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The Niger Delta is unique in Nigeria because it is the home of Nigeria’s oil industry, with its attendant environmental hazards such as water, land and air pollution. Polycyclic aromatic hy-drocarbons (PAHs) are among the most toxic and persistent components of crude oil. The im-pact of PAHs in the environment will be determined by the types and quantity of each PAH. This study was therefore designed to screen some rivers in oil-producing Delta state for pollu-tion with PAHs. Water and fish samples were collected from six Rivers (Egbokodo River in Warri, River Ethiope in Sapele, Urie River in Igbide Isoko, Asaba-Ase creek, Aragba River in Abraka, and Uzere Creek) in Delta State. The levels of PAHs were determined in the water and fish samples, and also in the processed dry ready-to-eat fish obtained from the same rivers. Generally, all the 16 priority PAHs were detected in five of the six Rivers, in three fresh fish samples and three dry ready-to-eat fish samples. The highest mean concentrations (3.79, 0.91, and 0.89 ppm) of PAH in water samples were in Rivers Ethiope, Asaba-Ase and Egbokodo re-spectively. Fresh fish samples from Aragba, Oteri, and Egbokodo Rivers had PAH values of 10.35, 0.36, 0.09 mg/kg wet weight respectively, while dry ready to eat fish from Oteri, Asaba-Ase, and Sapele had 29.33, 23.96, 0.39 mg/kg, respectively. Total bioconcentration factors (BCF) ranged from 0.0-1.73 in the rivers, except for aragba, which had a very high BCF (554.6) for anthracene. The results from this study portend a significant public health risk. An immediate attention from Nigeria’s Federal Environmental Protection Agency is required in or-der to protect the river from further pollution and the people living in these communities.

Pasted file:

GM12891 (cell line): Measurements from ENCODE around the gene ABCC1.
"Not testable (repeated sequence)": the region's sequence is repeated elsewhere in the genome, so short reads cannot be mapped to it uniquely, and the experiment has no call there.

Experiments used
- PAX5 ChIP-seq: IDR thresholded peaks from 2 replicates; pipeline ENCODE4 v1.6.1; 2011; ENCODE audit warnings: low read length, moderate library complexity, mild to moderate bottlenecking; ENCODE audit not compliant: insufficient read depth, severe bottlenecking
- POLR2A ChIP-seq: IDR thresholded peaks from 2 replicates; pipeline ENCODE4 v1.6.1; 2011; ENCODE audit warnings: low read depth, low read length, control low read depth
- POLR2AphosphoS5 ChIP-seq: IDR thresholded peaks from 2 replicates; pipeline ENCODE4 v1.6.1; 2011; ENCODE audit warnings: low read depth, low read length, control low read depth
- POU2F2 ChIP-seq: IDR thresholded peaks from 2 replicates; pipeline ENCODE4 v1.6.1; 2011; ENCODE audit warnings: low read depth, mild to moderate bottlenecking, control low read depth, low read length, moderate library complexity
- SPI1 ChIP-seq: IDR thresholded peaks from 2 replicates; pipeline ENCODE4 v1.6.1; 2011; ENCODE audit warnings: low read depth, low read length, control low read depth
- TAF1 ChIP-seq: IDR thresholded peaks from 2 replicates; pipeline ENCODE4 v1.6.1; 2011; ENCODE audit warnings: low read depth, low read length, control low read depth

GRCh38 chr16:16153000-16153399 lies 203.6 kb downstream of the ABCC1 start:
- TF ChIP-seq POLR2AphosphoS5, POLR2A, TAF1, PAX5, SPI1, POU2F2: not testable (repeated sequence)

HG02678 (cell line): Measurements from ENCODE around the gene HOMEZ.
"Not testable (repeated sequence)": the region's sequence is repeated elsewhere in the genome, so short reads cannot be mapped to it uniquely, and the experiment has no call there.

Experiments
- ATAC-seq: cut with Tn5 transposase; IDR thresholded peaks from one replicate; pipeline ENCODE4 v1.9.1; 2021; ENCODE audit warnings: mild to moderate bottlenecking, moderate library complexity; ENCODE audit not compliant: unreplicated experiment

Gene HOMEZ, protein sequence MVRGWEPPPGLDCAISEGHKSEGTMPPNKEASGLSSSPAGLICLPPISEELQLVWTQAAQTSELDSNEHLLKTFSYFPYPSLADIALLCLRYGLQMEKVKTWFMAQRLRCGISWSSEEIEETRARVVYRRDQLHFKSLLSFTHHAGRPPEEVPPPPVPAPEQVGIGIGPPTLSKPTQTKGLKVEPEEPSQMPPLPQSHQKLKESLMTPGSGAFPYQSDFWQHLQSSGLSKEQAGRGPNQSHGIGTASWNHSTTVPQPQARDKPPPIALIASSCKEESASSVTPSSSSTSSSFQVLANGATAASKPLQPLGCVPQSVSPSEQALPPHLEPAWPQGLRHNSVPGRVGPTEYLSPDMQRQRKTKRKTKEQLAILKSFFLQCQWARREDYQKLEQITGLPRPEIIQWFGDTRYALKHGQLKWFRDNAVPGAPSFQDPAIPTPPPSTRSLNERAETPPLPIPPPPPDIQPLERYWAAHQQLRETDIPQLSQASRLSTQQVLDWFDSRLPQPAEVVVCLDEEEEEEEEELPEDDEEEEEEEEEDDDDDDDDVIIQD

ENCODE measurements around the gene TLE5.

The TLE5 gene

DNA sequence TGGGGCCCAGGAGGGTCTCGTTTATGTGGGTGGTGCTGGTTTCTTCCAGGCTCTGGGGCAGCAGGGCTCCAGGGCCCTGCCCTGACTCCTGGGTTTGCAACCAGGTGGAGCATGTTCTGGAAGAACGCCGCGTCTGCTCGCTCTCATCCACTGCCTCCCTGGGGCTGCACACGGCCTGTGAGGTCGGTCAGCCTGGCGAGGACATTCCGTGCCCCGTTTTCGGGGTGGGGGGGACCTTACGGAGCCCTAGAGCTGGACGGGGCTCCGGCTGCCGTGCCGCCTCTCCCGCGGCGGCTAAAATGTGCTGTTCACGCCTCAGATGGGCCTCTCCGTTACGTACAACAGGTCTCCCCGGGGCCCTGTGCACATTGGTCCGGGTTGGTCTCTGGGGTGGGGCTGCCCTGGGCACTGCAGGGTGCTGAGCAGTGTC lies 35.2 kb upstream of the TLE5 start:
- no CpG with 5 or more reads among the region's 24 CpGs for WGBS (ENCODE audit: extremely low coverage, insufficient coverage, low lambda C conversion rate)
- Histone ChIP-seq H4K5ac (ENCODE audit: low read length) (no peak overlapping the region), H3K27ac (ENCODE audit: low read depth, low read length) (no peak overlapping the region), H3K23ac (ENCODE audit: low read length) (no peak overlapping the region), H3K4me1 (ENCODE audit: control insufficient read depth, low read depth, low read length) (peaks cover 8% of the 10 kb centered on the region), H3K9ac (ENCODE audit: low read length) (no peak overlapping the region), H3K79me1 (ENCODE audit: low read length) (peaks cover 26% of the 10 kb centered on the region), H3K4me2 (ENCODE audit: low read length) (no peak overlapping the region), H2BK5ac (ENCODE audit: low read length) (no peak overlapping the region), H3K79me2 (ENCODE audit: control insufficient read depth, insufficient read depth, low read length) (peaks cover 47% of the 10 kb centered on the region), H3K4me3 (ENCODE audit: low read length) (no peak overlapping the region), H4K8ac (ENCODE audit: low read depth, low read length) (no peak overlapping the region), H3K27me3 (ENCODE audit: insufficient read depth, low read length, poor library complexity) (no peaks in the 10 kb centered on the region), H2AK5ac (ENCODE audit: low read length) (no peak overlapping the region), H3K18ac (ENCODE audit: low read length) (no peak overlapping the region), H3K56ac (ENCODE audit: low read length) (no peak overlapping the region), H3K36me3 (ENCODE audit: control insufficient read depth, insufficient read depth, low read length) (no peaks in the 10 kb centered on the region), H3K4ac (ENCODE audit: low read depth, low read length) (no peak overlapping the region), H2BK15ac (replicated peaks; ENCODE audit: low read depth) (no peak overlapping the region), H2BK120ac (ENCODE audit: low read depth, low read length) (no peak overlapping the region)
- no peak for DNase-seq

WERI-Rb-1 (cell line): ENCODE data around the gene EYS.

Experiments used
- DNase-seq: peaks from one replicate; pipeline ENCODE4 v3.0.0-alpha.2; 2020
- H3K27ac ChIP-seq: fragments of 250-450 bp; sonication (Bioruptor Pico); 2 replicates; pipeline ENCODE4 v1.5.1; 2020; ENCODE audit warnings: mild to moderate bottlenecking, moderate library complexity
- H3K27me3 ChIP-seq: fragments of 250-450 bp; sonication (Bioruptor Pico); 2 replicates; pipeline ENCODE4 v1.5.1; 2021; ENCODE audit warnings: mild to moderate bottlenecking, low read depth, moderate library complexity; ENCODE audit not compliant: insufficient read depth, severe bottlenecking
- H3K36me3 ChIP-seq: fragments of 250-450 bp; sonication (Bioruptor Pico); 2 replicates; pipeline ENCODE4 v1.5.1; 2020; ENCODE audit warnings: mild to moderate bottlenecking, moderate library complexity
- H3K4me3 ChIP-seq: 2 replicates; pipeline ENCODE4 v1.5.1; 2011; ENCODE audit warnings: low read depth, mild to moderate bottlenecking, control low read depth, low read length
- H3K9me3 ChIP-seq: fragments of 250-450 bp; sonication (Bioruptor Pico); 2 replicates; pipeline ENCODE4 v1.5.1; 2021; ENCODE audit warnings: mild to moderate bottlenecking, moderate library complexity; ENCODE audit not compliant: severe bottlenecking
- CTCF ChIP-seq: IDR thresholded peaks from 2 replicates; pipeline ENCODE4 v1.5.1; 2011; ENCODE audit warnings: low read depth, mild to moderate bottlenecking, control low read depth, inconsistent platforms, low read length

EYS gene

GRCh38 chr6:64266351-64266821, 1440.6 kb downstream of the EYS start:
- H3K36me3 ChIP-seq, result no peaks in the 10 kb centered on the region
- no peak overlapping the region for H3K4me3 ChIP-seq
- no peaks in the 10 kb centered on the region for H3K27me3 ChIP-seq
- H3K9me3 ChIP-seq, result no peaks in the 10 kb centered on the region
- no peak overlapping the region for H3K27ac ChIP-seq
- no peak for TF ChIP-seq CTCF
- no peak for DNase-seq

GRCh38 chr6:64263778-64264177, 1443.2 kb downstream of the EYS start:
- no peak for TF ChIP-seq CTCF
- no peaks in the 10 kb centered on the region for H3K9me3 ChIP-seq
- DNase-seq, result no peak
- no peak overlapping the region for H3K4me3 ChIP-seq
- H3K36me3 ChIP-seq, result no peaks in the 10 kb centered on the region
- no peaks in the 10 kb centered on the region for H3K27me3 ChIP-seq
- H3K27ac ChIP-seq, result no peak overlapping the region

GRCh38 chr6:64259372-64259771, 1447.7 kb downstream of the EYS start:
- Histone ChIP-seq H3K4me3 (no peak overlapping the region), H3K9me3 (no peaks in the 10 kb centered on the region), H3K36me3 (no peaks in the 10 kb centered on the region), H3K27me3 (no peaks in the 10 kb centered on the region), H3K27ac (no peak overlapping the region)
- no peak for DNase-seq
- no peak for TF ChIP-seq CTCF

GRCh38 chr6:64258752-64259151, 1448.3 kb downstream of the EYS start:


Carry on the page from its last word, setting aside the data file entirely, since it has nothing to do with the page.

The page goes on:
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Author(s): Olanike K ADEYEMO


Polycyclic aromatic hydrocarbon, Fish, Aquatic pollution, Niger Delta, Nigeria, Fisheries and pollution, Aquatic (both freshwater and marine) systems, Sea food processing

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